Treatments for diseases such as Alzheimer’s disease, amyotrophic lateral sclerosis (ALS),
schizophrenia, and Fragile X syndrome (FXS) leave a critical gap in effective and patient-friendly
solutions. At Spinogenix, we want to do more than slow disease progression. Patients deserve
game-changing treatments that offer renewed hope. Our unique approach has the potential to be used alone as a “monotherapy” or as a restorative component to combination therapies that
include treatments targeting specific disease processes.

Spinogenix is pioneering a new way to treat conditions characterized by the loss or dysfunction
of the fundamental building blocks in the brain called synapses, which are the connections
between neurons through which signals flow and allow us to think, plan, remember, and control motor functions. Our platform of novel small molecule drugs has the remarkable property of being able to restore synapses with the potential to reverse declines in cognitive and motor function that could benefit people with ALS, Alzheimer’s Disease, schizophrenia, FXS, movement disorders, and other diseases.

Synapses are connections between neurons through which signals flow from one neuron to another. They are a fundamental and indispensable physical basis for neural communication, enabling cognition, movement, perception, memory, and other faculties of mind. Deterioration
of synapses is an early and progressive feature of a broad spectrum of neurodegenerative, neuropsychiatric, and other diseases collectively known as the “synaptopathies”. For any therapy to have a chance at reversing the symptoms of these diseases in patients, it must promote the restoration of synapses.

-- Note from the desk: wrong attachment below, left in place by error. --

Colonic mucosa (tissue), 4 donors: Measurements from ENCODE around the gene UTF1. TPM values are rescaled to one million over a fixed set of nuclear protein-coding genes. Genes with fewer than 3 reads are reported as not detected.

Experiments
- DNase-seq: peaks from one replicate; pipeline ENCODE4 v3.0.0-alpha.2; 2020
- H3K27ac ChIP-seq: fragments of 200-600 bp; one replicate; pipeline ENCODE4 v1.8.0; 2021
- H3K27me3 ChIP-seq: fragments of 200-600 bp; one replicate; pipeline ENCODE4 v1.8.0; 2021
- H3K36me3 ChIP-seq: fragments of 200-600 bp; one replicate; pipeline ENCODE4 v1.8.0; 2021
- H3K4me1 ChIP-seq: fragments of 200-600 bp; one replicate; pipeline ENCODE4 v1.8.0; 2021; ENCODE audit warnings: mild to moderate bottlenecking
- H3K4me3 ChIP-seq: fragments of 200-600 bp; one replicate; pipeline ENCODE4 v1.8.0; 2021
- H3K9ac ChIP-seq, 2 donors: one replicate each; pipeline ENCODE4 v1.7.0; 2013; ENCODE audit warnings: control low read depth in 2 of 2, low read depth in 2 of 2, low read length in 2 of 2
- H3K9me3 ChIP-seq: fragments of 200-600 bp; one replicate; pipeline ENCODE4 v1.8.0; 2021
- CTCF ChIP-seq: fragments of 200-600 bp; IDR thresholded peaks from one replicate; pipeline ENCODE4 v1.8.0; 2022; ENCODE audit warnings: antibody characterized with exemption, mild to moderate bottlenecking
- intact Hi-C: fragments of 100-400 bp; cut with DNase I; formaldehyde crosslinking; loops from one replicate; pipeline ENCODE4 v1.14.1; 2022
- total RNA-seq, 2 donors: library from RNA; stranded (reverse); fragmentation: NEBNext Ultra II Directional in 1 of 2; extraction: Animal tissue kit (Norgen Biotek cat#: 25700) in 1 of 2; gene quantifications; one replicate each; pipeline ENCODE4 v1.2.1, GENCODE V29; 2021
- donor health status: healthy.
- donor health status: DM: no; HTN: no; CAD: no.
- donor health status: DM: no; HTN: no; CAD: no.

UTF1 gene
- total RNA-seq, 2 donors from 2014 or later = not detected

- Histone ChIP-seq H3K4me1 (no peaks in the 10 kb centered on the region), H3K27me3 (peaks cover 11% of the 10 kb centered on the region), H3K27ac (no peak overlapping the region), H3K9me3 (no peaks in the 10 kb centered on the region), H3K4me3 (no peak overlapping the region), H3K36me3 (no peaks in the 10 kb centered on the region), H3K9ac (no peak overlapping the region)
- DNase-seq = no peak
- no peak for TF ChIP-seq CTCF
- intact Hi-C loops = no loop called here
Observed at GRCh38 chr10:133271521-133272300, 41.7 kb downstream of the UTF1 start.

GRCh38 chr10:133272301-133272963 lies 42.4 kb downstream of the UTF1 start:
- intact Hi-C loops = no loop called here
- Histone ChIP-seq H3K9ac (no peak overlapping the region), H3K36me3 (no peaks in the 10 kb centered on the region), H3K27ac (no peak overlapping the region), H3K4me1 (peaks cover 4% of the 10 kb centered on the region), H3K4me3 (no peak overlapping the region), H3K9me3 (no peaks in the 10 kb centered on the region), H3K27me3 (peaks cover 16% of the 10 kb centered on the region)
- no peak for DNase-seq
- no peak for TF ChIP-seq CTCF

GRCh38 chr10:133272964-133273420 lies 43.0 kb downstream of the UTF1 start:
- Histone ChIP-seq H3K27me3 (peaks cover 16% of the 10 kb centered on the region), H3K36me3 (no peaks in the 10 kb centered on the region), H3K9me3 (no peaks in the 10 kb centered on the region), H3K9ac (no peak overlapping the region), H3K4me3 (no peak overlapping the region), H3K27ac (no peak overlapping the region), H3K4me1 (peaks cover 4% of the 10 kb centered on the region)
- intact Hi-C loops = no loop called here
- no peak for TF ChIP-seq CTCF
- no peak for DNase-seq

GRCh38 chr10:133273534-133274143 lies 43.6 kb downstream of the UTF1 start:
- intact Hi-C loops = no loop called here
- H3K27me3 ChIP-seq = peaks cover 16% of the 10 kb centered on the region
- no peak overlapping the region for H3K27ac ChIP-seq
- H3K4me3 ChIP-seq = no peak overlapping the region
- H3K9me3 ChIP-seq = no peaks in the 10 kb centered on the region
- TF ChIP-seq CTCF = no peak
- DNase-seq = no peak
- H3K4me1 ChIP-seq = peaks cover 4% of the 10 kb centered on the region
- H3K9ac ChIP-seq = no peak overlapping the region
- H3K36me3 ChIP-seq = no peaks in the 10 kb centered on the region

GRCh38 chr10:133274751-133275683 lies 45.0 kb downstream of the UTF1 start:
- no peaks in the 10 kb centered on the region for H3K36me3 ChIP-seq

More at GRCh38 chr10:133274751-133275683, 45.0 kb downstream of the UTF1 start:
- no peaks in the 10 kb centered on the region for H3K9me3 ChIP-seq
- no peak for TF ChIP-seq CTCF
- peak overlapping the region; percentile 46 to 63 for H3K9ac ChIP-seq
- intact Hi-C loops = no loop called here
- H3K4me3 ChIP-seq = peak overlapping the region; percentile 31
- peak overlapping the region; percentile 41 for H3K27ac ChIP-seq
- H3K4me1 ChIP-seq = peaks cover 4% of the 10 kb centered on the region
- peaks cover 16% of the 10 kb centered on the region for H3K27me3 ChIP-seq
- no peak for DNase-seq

The synaptopathies comprise a large and diverse set of conditions spanning neurodegenerative diseases, neuropsychiatric conditions, and neurodevelopmental disorders, as well as injury and aging. In many of these conditions, including Alzheimer’s disease and other dementias, amyotrophic lateral sclerosis, and schizophrenia, degenerative processes lead to a reduction in synapse number. In conditions such as Fragile X syndrome and other neurodevelopmental disorders, synaptic function may be more specifically compromised rather than a complete loss of the synaptic connection itself.

There are no approved therapies that regenerate synapses or correct specific defects in synaptic function to restore cognitive, motor, and other functions in any of these diseases. Spinogenix is a leader in this space with its first-in-class synaptic restoration small molecule platform.

Amyotrophic Lateral Sclerosis (ALS)
ALS, also called Lou Gehrig’s disease, is a neurodegenerative disease that results in the progressive loss of motor neurons that control voluntary muscles. ALS is an orphan disease that affects as many as 30,000 people in the United States, with approximately 5,000 new cases diagnosed each year. ALS is the most common form of motor neuron disease, characterized by progressive paralysis and, almost invariably, death by respiratory failure within 2-5 years of diagnosis. Around half of people with ALS develop at least mild difficulties with thinking and behavior, and about 15% develop frontotemporal dementia. There is no known cure for ALS.